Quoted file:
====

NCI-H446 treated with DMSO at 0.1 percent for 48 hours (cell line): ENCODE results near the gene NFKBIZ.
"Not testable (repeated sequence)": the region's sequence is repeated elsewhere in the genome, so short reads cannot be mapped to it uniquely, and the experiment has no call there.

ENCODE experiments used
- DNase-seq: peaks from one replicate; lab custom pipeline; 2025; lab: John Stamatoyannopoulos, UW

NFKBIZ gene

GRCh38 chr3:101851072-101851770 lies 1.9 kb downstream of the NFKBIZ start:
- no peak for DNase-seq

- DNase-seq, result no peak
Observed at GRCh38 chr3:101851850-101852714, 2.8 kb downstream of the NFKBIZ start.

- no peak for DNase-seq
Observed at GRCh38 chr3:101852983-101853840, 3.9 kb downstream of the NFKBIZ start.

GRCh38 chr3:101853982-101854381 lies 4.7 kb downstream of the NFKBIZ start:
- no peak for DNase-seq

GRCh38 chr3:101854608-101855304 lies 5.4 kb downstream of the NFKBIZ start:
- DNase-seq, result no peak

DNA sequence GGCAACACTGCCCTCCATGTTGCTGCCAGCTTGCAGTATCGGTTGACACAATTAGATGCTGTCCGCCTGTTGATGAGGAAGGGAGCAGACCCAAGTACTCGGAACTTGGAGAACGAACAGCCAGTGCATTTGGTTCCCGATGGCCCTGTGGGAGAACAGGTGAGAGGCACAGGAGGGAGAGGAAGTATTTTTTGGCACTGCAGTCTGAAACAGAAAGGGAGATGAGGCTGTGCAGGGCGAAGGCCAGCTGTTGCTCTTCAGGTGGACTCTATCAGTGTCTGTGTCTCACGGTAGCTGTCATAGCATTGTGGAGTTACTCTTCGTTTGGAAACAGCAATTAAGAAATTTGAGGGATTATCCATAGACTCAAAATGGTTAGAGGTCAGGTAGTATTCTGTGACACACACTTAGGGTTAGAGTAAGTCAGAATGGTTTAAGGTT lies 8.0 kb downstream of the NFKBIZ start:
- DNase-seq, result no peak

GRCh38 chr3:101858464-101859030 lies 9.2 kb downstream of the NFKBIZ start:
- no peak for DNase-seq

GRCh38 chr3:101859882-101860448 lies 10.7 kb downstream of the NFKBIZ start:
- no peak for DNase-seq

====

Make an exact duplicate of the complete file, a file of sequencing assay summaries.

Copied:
NCI-H446 treated with DMSO at 0.1 percent for 48 hours (cell line): ENCODE results near the gene NFKBIZ.
"Not testable (repeated sequence)": the region's sequence is repeated elsewhere in the genome, so short reads cannot be mapped to it uniquely, and the experiment has no call there.

ENCODE experiments used
- DNase-seq: peaks from one replicate; lab custom pipeline; 2025; lab: John Stamatoyannopoulos, UW

NFKBIZ gene

GRCh38 chr3:101851072-101851770 lies 1.9 kb downstream of the NFKBIZ start:
- no peak for DNase-seq

- DNase-seq, result no peak
Observed at GRCh38 chr3:101851850-101852714, 2.8 kb downstream of the NFKBIZ start.

- no peak for DNase-seq
Observed at GRCh38 chr3:101852983-101853840, 3.9 kb downstream of the NFKBIZ start.

GRCh38 chr3:101853982-101854381 lies 4.7 kb downstream of the NFKBIZ start:
- no peak for DNase-seq

GRCh38 chr3:101854608-101855304 lies 5.4 kb downstream of the NFKBIZ start:
- DNase-seq, result no peak

DNA sequence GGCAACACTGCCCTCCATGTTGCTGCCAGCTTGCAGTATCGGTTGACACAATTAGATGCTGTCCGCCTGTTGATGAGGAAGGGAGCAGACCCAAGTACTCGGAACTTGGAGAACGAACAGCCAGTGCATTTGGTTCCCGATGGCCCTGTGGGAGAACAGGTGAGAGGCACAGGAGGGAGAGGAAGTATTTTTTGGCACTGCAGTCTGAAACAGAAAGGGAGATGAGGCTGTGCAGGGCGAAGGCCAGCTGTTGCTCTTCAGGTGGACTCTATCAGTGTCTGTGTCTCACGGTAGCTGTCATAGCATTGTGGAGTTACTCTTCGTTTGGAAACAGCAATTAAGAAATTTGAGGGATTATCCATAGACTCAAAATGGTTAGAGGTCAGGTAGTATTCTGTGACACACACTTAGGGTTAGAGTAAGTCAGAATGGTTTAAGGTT lies 8.0 kb downstream of the NFKBIZ start:
- DNase-seq, result no peak

GRCh38 chr3:101858464-101859030 lies 9.2 kb downstream of the NFKBIZ start:
- no peak for DNase-seq

GRCh38 chr3:101859882-101860448 lies 10.7 kb downstream of the NFKBIZ start:
- no peak for DNase-seq